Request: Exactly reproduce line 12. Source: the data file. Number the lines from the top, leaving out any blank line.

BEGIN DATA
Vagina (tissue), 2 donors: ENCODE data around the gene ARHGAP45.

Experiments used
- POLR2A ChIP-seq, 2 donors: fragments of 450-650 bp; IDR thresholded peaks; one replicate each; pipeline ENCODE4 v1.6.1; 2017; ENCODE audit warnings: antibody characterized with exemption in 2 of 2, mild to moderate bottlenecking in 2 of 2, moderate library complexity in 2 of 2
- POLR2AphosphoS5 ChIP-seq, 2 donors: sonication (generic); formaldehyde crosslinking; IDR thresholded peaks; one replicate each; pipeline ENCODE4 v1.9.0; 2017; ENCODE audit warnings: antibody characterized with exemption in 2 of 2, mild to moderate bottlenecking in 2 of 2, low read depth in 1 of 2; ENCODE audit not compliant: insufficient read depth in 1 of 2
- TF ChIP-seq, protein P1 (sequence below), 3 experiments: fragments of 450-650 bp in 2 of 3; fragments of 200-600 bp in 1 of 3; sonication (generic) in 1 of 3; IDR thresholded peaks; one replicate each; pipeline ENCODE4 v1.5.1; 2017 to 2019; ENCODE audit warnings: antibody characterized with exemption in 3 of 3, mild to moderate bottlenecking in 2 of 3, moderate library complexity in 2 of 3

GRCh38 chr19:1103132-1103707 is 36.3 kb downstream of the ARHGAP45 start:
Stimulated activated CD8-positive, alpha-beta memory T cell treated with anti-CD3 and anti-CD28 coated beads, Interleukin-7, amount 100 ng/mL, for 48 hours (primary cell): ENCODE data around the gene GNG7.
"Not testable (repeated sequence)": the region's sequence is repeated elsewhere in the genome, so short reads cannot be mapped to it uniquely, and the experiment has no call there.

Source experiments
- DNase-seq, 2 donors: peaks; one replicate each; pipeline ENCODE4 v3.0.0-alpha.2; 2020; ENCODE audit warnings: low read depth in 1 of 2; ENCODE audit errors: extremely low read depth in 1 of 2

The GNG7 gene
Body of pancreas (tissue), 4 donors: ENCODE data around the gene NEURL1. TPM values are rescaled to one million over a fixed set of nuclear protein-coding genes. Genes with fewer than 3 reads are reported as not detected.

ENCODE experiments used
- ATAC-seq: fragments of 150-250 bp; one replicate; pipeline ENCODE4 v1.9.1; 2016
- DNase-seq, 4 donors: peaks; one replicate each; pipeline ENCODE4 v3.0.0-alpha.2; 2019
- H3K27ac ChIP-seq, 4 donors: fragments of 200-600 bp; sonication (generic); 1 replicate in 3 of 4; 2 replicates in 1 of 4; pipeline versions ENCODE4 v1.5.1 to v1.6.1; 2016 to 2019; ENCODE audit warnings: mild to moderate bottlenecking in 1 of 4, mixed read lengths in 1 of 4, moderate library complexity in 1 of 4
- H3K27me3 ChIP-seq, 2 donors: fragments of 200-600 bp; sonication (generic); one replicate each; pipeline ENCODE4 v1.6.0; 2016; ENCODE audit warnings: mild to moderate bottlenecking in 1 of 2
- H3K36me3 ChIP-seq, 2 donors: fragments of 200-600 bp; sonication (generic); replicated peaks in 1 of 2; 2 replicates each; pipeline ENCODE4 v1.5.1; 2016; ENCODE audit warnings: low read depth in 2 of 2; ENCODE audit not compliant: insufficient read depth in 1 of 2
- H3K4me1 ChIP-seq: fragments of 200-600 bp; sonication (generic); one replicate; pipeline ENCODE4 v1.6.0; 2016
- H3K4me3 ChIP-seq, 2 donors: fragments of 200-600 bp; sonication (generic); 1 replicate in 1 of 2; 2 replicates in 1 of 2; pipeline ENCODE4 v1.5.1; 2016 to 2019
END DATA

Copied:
Body of pancreas (tissue), 4 donors: ENCODE data around the gene NEURL1. TPM values are rescaled to one million over a fixed set of nuclear protein-coding genes. Genes with fewer than 3 reads are reported as not detected.